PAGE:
In spectroscopy, hypsochromic shift (from Ancient Greek ὕψος (upsos) 'height', and χρῶμα (chrōma) 'color') is a change of spectral band position in the absorption, reflectance, transmittance, or emission spectrum of a molecule to a shorter wavelength (higher frequency). Because the blue color in the visible spectrum has a shorter wavelength than most other colors, this effect is also commonly called a blue shift. It should not be confused with a bathochromic shift, which is the opposite process – the molecule's spectra are changed to a longer wavelength (lower frequency).

Hypsochromic shifts can occur because of a change in environmental conditions: for example, a change in solvent polarity will result in solvatochromism. A series of structurally related molecules in a substitution series can also show a hypsochromic shift. Hypsochromic shift is a phenomenon seen in molecular spectra, not atomic spectra - it is thus more common to speak of the movement of the peaks in the spectrum rather than lines.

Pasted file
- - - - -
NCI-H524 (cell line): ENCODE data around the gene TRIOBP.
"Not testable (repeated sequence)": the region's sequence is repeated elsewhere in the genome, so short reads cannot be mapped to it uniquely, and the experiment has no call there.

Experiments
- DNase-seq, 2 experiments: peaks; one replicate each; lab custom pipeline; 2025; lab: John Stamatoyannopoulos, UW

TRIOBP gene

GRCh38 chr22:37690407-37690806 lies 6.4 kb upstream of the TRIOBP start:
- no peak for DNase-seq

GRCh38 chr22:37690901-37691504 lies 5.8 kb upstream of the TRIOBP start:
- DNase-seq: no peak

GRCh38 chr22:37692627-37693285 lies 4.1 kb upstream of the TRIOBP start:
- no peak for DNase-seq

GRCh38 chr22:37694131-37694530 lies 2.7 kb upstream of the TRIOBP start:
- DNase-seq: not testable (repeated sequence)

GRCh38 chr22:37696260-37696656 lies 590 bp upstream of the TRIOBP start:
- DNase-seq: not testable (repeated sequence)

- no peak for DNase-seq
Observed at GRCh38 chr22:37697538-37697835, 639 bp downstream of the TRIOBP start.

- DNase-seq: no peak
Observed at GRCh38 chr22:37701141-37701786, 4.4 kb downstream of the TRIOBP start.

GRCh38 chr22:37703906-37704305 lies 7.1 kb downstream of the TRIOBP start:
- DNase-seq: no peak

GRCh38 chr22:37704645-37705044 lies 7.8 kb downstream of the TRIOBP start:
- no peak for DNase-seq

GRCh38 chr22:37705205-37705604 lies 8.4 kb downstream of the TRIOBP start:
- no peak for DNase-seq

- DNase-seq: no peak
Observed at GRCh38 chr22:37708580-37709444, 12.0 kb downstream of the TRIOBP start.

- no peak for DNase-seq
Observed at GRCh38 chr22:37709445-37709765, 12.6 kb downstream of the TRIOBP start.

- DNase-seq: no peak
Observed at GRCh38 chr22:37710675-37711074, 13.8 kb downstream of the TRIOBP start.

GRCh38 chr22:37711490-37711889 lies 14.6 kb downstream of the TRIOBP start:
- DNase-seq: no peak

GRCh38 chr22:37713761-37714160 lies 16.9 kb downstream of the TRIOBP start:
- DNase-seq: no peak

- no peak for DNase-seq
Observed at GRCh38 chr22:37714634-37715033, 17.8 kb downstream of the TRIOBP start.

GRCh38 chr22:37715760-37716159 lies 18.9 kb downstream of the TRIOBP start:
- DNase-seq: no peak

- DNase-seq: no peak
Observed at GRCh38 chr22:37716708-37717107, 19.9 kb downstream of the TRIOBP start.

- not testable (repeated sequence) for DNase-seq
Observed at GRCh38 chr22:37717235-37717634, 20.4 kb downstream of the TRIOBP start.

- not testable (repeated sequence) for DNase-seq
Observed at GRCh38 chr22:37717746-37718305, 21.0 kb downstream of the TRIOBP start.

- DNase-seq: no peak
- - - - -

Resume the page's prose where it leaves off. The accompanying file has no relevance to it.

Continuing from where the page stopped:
where is the wavelength of the spectral peak of interest and

For example, β-acylpyrrole will show a hypsochromic shift of 30-40 nm in comparison with α-acylpyrroles.

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